Malay—cf. sapuloh, ten.
Kayan—cf. pulo, ten.
Sulu—cf. hangpu, ten. Basa
Krama—cf. sapulu, ten.
Lampong—cf. pulu, ten. Solomon Islands—cf. egafulu, the end; to finish; lafulu, ten.
Magindano—cf. sanpulu, ten.
Champa—cf. plu, ten; pluplu, twenty. Sirang (Ceram)—cf. pulu, ten.
Bisaya—cf. saru, ten; dowohpulu, twenty.
Matu—cf. pulo, the decimal adjunct for tens after the first.
Tagal—cf. sangpuo, ten.
Pampang—cf. apulu, ten.
NGAI, to eat (for kai). Cf. whangai, to feed, to nourish. [See Kai.]
NGAI, menace. Cf. rangai, to be raised in a menacing attitude.
NGAI, a word of collection, in some way widening the dual form: Tenei he tami ma ngai korua; Here is food for you two (you all): Kua riro ngai-raua. Ratou is also used sometimes in this way, applied to two (jokingly).
NGAI (myth.), a deified ancestor of the Maori. He was a son of Te Papa-tutirs, and grandson of Tiki-ahu-papa. He was father of Ngai-nui, who begat Ngai-roa, who begat Ngai-peha, who begat Te Atitutu—S. R., 13.
NGAINUI (myth.) [See Ngai.]
NGAINGAI, the name of a shell-fish (also ngaengae). 2. Shells generally: Penei tonu te wheua o te tupapaku me te tahuna ngaingai—A. H. M., v. 77.
NGAIO, the name of a small tree (Bot. Myoporum laetum): Me te rakau ngaio i pupuri ai a Rona—A. H. M., ii. 19.
Hawaiian—cf. naio, a species of sandalwood, the bastard sandal-wood; small white specks in the fœces.
Whaka-NGAIO, to pretend, to make-believe, in sport: Ko nga kai a te manuhiri he kai whakangaio—P. M., 162.
NGAIORE, the name of a very small fish (Ich. Galaxias attenuatus); syn. inanga.
NGAIPEHA (myth.) [See Ngai.]
NGAIROA (myth.) [See Ngai.]
NGAKAU (ngàkau), the bowels. 2. The heart, the seat of affection, sorrow, &c.: Na, ka mariri nei te ngakau o Rangi raua ko Tawhiri—P. M., 10: Ka pouri te ngakau o te tini tangata ra—P. M., 101. 3. A token sent by an envoy or messenger from the ariki (chief) of a tribe to other tribes, or sub-tribes, implying a request for assistance in war.
Whaka-NGAKAU, to bear malice; to wish evil to a person. 2. To take to heart.
Samoan—ga'au, the entrails; (b.) one's own child. Cf. ga'aufea, to be starved, to be pinched with hunger; ga'aufanua, a prolifio woman; ga'autu, one part of the intestines; tuaga'au, the outside of the entrails; ga, to pant.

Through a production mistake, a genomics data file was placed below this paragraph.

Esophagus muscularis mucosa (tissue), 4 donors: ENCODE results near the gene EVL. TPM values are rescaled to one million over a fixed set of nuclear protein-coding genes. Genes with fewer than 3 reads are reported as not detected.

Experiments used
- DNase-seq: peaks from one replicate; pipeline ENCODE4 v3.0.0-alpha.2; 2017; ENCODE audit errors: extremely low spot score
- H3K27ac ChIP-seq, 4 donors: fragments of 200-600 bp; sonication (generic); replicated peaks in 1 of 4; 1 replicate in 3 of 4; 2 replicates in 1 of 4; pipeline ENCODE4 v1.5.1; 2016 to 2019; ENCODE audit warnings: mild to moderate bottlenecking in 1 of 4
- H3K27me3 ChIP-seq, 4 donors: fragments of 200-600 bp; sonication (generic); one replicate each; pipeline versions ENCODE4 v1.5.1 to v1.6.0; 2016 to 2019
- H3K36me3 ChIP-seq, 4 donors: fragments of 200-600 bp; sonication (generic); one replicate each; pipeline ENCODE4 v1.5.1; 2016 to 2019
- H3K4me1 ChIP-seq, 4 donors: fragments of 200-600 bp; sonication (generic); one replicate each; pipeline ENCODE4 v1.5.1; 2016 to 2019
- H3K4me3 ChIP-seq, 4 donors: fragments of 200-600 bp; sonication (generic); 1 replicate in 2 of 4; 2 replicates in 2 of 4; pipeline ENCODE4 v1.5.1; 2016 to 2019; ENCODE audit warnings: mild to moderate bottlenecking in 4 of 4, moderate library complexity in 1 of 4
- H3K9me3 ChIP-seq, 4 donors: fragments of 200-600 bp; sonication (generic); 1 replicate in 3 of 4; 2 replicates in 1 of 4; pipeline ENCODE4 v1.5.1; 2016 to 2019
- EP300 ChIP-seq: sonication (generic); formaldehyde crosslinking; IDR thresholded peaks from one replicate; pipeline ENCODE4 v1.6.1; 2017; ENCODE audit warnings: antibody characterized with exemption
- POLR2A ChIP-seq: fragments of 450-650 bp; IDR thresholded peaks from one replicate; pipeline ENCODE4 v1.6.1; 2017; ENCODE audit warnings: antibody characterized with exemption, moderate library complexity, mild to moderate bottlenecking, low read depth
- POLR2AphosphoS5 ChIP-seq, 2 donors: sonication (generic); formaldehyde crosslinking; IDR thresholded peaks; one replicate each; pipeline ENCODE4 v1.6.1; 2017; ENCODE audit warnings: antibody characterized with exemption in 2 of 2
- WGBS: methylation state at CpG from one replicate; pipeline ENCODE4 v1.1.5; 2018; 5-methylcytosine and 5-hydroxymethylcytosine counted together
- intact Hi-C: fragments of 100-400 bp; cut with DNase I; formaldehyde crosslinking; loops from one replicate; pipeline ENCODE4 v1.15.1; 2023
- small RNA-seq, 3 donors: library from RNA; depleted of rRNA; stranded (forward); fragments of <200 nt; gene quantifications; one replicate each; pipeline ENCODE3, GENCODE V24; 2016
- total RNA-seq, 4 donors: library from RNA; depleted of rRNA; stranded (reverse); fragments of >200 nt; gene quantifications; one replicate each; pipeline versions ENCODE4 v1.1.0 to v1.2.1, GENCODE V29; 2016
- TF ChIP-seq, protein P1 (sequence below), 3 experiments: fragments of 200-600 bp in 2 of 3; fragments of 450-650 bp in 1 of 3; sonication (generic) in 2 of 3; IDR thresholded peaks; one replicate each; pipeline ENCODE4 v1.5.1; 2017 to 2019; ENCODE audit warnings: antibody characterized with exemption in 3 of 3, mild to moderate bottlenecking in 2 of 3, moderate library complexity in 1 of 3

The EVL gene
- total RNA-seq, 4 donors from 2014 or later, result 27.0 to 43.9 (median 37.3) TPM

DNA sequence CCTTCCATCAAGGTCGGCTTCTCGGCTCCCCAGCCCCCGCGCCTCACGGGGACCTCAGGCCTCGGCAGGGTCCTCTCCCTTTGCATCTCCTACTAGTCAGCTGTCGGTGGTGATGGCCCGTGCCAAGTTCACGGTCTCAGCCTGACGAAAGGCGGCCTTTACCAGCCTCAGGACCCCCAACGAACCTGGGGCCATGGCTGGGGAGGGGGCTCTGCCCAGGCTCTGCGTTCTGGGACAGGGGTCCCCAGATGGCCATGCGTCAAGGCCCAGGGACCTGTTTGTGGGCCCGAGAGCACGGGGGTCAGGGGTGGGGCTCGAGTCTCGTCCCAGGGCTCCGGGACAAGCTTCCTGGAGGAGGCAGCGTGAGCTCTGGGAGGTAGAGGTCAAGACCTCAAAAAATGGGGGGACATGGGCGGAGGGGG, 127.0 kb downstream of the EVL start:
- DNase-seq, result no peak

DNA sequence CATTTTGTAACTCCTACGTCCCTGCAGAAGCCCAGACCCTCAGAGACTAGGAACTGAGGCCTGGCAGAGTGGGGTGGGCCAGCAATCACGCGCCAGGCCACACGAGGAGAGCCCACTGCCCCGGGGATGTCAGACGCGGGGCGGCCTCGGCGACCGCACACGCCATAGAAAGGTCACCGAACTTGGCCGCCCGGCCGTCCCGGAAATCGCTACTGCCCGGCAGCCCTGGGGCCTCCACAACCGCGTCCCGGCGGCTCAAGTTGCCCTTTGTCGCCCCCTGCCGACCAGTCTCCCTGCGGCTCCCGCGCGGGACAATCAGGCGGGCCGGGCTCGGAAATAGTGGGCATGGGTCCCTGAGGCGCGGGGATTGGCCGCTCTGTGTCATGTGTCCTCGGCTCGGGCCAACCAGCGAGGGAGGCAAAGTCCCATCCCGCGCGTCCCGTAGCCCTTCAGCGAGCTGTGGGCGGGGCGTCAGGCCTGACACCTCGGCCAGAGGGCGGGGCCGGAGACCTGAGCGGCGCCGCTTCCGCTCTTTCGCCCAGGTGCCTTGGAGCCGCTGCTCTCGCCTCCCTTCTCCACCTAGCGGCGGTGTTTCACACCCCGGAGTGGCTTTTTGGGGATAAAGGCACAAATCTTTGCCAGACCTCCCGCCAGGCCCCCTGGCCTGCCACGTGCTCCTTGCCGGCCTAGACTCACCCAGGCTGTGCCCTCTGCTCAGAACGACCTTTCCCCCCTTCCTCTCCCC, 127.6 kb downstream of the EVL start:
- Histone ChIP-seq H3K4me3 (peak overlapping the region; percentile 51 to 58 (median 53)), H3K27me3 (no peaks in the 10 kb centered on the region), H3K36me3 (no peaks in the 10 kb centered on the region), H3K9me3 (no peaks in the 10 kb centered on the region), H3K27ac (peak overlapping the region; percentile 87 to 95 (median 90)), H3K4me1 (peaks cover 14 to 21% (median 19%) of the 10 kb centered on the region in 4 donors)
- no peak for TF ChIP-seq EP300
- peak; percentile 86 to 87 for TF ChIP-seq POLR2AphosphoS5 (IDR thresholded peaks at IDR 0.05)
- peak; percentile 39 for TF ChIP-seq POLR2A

Tahitian—aau, the bowels or intestines: Ia o maite ia te reira mai te pape i rota page 276 i tana aau; Let it come into his bowels like water. (b.) The heart or mind: E au atoa to‘u aau ia outou; My heart will be kind to you. (c.) The affections; (d.) the conscience: (e.) courage, spirit. Cf. faa-taeaau, to excite the desire of the heart for anything.
Hawaiian—naau, the small intestines of men or animals, which the Hawaiians supposed to be the seat of thought and of the affections: Ua paa kekahi mau mea ma ka naau o ka poe kahiko; Many things remain only in the memories of the elders. (b.) The internal parts; the bowels; (c.) the affections, the moral nature, the heart: O ka nu iloko o ka naau aole e loheia hona haalulu; The voice within the heart is not heard. [Note.—The naau of animals were often used as strings for various purposes.] Cf. naauao, an enlightened mind; learning, wisdom; to be learned; naaukopekope, perverseness; naaupo, ignorant, “darkhearted”; naanaau, the stomach; the small intestines.
Tongan—gakau, the entrails; garbage; faka-gakau, to embowel.
Rarotongan—ngakau, the bowels: E manganui akera te rà ka topa‘i to ngakau ki vao i te maata o taua maki ra; Till your bowels fall out by reason of your sickness, day by day. (b.) The seat of affection, the heart: E kare e vaoo marie ki roto i te ngakau; If you will not lay it to heart.
Mangarevan—cf. gako, veins in the arms; veins or long marks on fruit.
Paumotan—cf. hua-gakau, hernia, or rupture.
Ext. Poly.: Fiji—cf. gacagaca (gathagatha), entrails.
Matu—cf. na‘ai, the belly.
NGAKAUKORE, disinclined, having no heart for doing a thing. Cf. ngakau, heart; kore, without. [For comparatives, see Ngakau, and Kore.]
NGAKAUKORE, the name of a plant, a species of Broom.
NGAKAUNUI, eager, hearty. Cf. ngakau, heart; nui, great. [For comparatives, see Ngakau, and Nui.]
NGAKE, the middle or swell of a fishing-net. 2. (Moriori) A bag.
NGAKENGAKE, anything bulging or convex: He moumou kai ma te Whataiwi puku ngakengake—Prov.
NGAKI, to cultivate land; to clear away weeds, &c., ready for the ground to be cultivated: Ka kiia mai ‘Kei te ngaki kumara’—P. M., 86. 2. To avenge: Ko wai te tangata hei tangi i a koe, hei ngaki hoki i tou mate—P. M., 42.
NGAKINGA, a clearing; a plot of cultivated ground.
Hawaiian—nai, to strive hard to excel another; to urge on; to go ahead; (b.) to finish, to make an end; (c.) to give or parcel out alike; nanai, empty, void; stripped, as a kalo (taro) patch when all the food is taken away; nainai, to exercise or cherish bad feelings; to be sour or crabbed towards others; to be evil-disposed; to struggle against opposition. Cf. panai, closing up an entrance, filling a place wanting.
Mangarevan—gaki, to strain, to strive.
Mangaian—ngaki, to collect food.
NGAKIHI, the name of a shell-fish (Patella). 2. The Rock Oyster.
NGAKO, fat, the fat of meat, &c.: E whata ake ana e te ngako o taua ngarara nei—P. M., 150. 2. The name of a bird.
Samoan—ga‘o, fat, lard: Aua tou te aai ni ga‘o po o le toto; You shall eat neither fat nor blood. Cf. ga‘ofa‘a‘upega, the caul.
Tahitian—ao, the fat of turtles, fowls, and fishes; (b.) the opening buds of trees; the white heart of taro, &c.; the first which comes off in strong liquors, such as the ava (kava), &c.
Hawaiian—cf. nao, the mucus from the nose.